Teke-Teke (or Tek-Tek) is a scary Japanese urban legend about a girl who fell under a train and was cut in half. She took a long time to die and now her ghost roams through Japan, dragging her top half along using her claw-like hands. Every time she moves, she makes a “teke-teke” sound.
There is a story about a young boy who was leaving his school one evening when he heard a noise behind him. Looking back, he saw a beautiful girl sitting at a window. The girl had her arms propped up on the window sill and was just staring out at him. He wondered why she was there, because it was an all-boys school.
When she saw him looking back at her, the girl smiled and hugged herself so that she was holding her elbows. Then suddenly, she leaped out of the window and landed on the ground outside. The boy realized with horror, that she was missing the lower half of her body.
She made her way towards him, clawing along the ground and running on her elbows making a teke-teke-teke-teke-teke sound. The boy was filled with terror and revulsion. He tried to run, but he was frozen to the spot. Within seconds, she was upon him and she took out a scythe and cut him in half, making him into one of her own.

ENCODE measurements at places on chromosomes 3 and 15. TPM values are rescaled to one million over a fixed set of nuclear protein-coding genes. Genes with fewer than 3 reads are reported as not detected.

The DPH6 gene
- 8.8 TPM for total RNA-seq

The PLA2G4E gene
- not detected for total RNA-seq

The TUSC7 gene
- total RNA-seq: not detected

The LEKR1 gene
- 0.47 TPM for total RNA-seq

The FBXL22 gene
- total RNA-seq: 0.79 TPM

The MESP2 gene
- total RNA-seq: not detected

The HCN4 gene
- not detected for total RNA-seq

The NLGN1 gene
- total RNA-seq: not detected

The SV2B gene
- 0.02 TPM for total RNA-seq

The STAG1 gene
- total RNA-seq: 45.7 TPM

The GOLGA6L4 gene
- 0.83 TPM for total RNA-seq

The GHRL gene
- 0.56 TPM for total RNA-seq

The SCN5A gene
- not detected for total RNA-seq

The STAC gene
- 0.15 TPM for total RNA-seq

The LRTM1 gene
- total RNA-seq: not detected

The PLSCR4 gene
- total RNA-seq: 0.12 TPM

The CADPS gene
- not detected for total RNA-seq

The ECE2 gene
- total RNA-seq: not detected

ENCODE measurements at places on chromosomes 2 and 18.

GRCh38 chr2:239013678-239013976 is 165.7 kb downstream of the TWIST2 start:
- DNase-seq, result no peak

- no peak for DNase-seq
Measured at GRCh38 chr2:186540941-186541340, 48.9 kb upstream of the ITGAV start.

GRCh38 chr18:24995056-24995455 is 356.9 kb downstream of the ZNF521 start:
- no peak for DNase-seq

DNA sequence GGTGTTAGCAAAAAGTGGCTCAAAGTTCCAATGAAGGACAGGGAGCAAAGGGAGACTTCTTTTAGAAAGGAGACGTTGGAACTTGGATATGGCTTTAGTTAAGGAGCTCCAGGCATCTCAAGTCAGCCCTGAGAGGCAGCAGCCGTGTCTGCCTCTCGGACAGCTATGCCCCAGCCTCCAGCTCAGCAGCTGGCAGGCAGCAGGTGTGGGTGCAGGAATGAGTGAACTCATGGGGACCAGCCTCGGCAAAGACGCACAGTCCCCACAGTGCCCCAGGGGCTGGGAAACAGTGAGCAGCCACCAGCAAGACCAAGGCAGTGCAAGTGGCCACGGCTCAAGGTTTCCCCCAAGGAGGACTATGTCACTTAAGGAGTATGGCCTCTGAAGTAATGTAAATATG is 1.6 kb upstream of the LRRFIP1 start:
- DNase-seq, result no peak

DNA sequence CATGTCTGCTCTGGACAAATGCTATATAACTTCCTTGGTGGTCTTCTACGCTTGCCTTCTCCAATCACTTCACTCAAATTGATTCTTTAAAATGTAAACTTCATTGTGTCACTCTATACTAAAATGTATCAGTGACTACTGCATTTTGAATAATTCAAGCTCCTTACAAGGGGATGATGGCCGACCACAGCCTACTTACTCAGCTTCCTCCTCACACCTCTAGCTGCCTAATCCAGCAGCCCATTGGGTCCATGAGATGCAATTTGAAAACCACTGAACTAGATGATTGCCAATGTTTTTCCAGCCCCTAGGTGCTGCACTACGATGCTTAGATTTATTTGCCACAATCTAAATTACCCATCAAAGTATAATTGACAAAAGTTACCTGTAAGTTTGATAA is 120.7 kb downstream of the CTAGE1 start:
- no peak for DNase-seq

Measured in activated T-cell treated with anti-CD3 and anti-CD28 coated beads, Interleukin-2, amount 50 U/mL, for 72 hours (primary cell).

When kids tell this story, they warn each other about Teke-Teke. They say she carries a sharp saw or a scythe, and if she catches you, she’ll cut you in half and you’ll become just like her. She is said to chase children who play at dusk. She is also known as “bata-bata” (again, the sound of it running on its elbows) or “The Girl That Runs On Her Elbows.”
It is also similar to the story of Kuchisake-Onna (the Slit-Mouth Woman) and the story of Kashima Reiko. The American version is called Click Clack.